There is a crisis in the number of midwives working with women in the weeks after they have given birth, a former health minister has warned.
Tory Baroness Cumberlege, a vice president of the Royal College of Midwives, said that new mothers needed a “continuity” of care, but were often seeing a different midwife at each appointment.
At question time in the House of Lords, she said: “Although there is what the Royal College of Midwives describes as a tipping point in the increase in the numbers of midwives attending women in labour, the real crisis is in post-natal care where new mothers require advice, support and help in cherishing and feeding their new born baby.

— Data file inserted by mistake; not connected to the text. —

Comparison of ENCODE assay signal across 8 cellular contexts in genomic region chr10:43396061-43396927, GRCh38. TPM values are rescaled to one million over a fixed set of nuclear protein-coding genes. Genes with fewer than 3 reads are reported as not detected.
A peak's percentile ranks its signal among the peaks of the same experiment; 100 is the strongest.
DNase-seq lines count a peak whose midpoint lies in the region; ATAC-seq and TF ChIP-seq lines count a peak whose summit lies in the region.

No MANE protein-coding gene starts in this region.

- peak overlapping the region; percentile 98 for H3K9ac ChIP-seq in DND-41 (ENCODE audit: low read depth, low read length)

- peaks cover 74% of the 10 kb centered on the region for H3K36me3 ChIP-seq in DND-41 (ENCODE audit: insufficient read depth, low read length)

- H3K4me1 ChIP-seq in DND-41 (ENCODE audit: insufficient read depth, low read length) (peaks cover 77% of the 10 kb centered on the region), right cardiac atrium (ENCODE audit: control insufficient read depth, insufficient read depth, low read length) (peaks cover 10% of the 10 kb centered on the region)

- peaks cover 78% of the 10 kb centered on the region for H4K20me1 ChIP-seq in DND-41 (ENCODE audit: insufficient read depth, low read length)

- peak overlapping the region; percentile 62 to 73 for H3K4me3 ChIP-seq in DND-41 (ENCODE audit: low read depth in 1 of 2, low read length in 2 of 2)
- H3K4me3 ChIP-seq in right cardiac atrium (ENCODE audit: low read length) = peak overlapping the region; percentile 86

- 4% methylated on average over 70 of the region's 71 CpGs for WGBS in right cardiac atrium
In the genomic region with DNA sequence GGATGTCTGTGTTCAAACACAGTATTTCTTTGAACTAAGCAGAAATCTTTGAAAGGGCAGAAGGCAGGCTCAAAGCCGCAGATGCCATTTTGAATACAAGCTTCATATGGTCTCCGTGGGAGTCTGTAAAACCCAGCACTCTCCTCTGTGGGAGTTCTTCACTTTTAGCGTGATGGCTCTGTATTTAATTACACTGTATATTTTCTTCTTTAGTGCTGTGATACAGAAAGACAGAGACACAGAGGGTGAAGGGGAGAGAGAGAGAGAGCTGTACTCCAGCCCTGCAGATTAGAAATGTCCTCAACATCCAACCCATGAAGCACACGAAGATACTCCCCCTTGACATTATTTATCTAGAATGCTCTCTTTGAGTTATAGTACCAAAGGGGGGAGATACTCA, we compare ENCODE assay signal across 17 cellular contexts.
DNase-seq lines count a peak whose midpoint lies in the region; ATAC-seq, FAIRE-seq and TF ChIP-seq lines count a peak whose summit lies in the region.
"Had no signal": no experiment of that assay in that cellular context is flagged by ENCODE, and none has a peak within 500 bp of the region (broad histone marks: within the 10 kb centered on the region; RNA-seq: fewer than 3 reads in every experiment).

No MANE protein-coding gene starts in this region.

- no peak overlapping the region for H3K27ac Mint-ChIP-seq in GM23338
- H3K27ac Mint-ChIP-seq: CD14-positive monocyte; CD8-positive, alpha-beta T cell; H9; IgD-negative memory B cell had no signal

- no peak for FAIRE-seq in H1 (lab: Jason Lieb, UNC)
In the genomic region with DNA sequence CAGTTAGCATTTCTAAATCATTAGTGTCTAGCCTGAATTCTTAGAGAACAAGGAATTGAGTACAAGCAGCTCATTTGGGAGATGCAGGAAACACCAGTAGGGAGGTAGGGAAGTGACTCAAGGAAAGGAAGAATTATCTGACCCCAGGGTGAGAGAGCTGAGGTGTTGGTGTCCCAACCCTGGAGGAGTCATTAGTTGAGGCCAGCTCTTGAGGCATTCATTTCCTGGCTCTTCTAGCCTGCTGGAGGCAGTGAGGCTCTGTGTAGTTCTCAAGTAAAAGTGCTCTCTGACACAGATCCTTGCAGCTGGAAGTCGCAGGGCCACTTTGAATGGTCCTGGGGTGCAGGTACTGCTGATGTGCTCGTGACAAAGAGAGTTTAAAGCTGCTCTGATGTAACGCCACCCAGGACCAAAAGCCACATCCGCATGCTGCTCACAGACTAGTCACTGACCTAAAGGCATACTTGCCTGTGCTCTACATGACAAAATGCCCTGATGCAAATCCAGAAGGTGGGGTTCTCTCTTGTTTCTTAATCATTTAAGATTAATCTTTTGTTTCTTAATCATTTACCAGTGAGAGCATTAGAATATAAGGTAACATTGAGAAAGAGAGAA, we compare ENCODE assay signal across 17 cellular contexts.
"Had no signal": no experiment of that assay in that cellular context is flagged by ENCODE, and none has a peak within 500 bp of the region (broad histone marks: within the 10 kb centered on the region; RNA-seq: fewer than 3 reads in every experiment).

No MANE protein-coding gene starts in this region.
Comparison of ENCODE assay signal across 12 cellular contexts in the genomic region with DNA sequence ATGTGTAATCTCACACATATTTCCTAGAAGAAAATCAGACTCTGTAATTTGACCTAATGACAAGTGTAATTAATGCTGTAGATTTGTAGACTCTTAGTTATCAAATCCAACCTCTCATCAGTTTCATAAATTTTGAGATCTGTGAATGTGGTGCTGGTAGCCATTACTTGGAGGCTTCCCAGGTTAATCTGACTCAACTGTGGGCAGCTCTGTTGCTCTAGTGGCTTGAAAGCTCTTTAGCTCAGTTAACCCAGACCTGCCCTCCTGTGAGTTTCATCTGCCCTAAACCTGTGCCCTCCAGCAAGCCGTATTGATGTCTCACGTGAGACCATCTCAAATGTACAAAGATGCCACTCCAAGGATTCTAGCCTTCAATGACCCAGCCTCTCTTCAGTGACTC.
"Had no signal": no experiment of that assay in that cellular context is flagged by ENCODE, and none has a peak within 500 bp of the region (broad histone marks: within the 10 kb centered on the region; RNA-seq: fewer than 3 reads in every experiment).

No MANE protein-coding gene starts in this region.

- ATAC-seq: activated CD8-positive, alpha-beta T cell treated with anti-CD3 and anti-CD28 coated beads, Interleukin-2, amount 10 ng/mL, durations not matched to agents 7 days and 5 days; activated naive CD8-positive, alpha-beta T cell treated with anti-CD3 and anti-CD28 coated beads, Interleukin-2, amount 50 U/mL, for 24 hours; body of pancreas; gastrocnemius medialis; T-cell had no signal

“This requires continuity of a midwife. There is a recent survey that shows that 40% of new mothers always see a different midwife.”
She described midwives as a “remarkable and very committed profession”.
Health minister Earl Howe said the number of NHS midwives had risen by more than 1,381 since May 2010.
He added: “There are a record 5,000 in training. The government has committed to ensuring that the number of midwives matches the needs of the birth rate.
“Most women already have choice and one-to-one maternity care and we are working closely with the Royal College of Midwives to ensure that personalised one-to-one maternity care is available for every woman across the country.”
The RCM warned in a report published last month that England was around 5,000 midwives short of the number of midwives required to provide mothers and babies with high-quality services.